It’s a truism that bothers a lot of people, but Tiger Woods is always the man to watch. And it's no different in the 94th PGA Championship. Not for reasons of yesteryear — when Tiger would dominate with near-flawless play — but because he’s such a mystery these days. One day, he shows flashes of ball-striking genius, then struggles with the putter. Next day, he hits it all over the map but scrambles brilliantly. In other words, he’s like two dozen other great players in this year’s PGA field. The only thing is, he’s the only 14-time major champ teeing it up at Kiawah Island's Ocean Course, so he has sort of earned our attention, right? Well, he's tied for the lead after two rounds.
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On the eve of the 2011 PGA Championship, GolfWeek's Jim McCabe points out, barely anyone outside Vermont had heard of Keegan Bradley (pictured). He was a PGA Tour rookie with promise and dreams — until he finished birdie-birdie-par to catch Jason Dufner, then won a playoff to join Ben Curtis and Francis Ouimet as the only players to win the first major in which they played. Bradley now is at the 94th PGA, at Kiawah Island’s Ocean Course, not only seeking to defend his title but also looking for his second straight win this year. He's coming off a dramatic win in the WGC Bridgestone Open on Sunday and opened with 68-77. Pressure seems to motivate this young man.
In a year in which Mickelson dazzled with a closing 64 while paired with Tiger Woods to win at Pebble Beach and then got into position to win the Masters, the incomparable left-hander has left folks scratching their heads. In his past four tour starts, Mickelson has a WD, two MCs and a T-65 (US Open). There was no cut at the Bridgestone, so he got four days to try to sort things out before heading to the PGA Championship, a major he has won once and had eight top-10 finishes. So it’s not as if he doesn’t know what he’s doing. Phil opened with 73-71, but be patient, have faith, then sit and watch, because no one shifts from reverse into fourth gear as quickly and improbably as he does.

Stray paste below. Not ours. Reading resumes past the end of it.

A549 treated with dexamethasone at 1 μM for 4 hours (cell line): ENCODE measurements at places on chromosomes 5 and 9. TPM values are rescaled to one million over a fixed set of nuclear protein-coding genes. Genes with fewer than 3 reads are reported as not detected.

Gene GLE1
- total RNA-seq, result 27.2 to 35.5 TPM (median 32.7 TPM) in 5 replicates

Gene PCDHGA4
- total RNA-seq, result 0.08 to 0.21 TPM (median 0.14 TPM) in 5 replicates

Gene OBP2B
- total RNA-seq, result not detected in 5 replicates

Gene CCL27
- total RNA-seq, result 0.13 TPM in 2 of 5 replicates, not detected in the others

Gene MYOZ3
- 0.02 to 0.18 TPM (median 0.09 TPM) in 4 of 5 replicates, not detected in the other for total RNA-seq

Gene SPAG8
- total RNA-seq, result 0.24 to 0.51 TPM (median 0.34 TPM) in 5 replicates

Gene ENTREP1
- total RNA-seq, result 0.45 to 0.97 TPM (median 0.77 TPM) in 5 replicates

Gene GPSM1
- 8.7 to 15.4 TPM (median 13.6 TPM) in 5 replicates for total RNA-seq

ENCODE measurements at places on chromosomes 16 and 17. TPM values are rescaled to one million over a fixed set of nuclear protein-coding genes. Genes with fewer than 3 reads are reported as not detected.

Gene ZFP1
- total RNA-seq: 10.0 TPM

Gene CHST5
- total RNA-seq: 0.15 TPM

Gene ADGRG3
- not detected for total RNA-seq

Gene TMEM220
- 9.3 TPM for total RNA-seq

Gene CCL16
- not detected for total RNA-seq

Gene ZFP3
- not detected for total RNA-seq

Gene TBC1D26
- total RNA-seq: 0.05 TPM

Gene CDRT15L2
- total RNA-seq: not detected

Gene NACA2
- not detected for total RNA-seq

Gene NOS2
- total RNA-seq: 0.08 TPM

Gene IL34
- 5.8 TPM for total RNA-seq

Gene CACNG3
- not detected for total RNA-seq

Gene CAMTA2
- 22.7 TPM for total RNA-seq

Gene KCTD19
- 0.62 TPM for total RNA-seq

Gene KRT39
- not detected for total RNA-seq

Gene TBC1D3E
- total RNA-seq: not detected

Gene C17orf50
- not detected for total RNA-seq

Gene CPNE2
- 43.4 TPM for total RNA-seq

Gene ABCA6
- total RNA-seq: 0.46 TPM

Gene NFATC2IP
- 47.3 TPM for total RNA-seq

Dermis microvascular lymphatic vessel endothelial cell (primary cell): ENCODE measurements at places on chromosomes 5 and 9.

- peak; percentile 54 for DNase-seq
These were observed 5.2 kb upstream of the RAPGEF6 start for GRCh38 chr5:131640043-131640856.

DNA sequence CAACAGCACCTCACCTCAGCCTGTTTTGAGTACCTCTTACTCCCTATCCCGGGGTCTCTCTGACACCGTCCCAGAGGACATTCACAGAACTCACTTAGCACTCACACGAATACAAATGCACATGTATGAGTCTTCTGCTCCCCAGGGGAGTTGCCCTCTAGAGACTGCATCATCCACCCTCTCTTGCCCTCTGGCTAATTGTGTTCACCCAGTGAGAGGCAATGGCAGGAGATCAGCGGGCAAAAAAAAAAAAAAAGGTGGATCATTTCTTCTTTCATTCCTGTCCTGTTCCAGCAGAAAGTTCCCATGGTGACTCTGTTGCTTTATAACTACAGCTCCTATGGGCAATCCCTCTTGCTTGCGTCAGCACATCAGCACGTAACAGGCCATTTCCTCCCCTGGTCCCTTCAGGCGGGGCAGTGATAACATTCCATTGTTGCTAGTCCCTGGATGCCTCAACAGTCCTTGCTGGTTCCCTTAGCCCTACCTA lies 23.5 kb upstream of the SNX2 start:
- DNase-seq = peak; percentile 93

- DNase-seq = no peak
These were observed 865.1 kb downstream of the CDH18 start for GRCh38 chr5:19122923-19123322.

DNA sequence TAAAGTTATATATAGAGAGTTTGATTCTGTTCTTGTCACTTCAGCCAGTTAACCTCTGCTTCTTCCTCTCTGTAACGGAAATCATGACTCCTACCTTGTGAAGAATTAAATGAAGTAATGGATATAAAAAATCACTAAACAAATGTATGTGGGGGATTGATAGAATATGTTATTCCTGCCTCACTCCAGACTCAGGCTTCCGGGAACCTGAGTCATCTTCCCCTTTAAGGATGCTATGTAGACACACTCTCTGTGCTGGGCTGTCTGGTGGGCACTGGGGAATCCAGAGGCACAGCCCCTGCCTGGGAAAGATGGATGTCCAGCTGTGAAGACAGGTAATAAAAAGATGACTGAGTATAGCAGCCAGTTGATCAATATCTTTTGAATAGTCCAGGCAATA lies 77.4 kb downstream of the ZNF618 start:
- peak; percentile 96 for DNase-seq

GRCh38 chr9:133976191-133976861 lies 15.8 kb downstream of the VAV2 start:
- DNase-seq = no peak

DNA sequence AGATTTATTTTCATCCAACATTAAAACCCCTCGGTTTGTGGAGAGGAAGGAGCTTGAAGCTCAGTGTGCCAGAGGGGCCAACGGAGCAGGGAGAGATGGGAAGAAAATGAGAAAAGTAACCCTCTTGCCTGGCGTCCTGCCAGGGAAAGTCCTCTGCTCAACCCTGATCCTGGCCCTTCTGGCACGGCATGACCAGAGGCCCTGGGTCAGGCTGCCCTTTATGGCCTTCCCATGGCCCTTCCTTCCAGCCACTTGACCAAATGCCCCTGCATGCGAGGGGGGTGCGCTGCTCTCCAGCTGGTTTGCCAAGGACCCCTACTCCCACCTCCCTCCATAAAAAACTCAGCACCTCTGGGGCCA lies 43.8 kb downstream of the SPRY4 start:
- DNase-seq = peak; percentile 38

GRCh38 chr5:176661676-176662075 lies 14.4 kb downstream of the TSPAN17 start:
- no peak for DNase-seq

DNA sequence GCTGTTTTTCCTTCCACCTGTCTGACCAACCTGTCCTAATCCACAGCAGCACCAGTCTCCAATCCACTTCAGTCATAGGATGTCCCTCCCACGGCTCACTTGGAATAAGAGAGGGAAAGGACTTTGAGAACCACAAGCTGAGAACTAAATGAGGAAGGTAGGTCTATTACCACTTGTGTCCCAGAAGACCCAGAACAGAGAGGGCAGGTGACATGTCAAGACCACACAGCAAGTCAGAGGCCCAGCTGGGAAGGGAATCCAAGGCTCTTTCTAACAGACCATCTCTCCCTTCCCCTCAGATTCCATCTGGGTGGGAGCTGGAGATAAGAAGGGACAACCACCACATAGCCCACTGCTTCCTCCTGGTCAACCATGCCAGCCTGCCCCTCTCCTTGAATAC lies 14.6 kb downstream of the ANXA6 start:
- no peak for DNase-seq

This isn’t the first serious competition played at Kiawah Island’s Ocean Course. And we’re not referencing the 1991 Ryder Cup. We’re talking about the 1997 World Cup, where Harrington and Paul McGinley led Ireland to the coveted team title. It would be another 10 years before Harrington won a major, but he then won two more quickly. Though his game has been on a roller coaster in recent years, neither his passion nor commitment has. He has shown glimmers of his former self this season, especially in the big events, where he’s gone T-8 (Masters), T-4 (US Open), and T-39 (Open Championship). He opened with 70-76.